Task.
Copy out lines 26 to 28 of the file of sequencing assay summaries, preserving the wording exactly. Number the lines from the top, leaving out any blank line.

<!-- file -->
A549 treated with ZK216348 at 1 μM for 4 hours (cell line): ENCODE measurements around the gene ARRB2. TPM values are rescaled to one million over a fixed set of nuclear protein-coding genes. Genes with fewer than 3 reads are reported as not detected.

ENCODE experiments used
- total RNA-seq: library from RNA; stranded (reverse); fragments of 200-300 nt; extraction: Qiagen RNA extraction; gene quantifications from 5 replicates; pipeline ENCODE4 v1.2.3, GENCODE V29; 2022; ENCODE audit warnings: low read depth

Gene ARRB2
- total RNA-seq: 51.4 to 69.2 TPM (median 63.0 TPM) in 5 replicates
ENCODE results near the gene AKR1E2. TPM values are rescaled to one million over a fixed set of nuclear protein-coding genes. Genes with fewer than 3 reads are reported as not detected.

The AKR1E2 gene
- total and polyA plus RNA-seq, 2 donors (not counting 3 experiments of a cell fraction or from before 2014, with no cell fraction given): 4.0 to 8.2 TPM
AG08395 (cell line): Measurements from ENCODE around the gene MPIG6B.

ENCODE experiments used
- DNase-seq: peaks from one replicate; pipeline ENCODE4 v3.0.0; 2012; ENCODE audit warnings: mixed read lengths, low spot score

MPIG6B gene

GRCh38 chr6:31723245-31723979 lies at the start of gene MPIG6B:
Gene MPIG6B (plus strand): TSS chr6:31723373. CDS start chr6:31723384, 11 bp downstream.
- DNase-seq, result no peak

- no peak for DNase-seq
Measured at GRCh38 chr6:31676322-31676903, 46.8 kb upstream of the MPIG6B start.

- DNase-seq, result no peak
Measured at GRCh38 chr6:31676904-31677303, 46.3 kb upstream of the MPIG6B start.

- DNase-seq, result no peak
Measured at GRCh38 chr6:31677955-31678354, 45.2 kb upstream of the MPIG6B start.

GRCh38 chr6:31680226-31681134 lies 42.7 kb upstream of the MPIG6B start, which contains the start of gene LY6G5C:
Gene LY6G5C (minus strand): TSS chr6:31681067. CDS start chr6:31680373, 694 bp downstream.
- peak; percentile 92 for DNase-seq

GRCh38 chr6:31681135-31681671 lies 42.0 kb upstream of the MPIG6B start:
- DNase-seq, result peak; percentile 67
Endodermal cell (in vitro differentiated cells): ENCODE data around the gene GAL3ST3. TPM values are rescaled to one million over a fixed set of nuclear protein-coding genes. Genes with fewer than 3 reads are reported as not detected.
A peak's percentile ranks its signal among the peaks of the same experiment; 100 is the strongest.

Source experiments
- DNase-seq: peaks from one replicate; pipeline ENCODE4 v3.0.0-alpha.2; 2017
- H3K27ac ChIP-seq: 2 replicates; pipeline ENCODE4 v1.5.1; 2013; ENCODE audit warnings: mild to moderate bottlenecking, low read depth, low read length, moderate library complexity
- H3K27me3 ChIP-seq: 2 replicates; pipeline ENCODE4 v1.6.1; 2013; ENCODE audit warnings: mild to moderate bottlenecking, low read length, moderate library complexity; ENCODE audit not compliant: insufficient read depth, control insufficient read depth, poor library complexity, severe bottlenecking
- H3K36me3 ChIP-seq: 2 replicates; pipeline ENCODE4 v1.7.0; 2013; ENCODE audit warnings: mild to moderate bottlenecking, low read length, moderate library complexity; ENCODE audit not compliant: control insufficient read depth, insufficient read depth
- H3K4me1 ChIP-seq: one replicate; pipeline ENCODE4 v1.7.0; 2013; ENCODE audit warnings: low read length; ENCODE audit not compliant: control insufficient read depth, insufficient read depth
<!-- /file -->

- DNase-seq, result peak; percentile 67
Endodermal cell (in vitro differentiated cells): ENCODE data around the gene GAL3ST3. TPM values are rescaled to one million over a fixed set of nuclear protein-coding genes. Genes with fewer than 3 reads are reported as not detected.
A peak's percentile ranks its signal among the peaks of the same experiment; 100 is the strongest.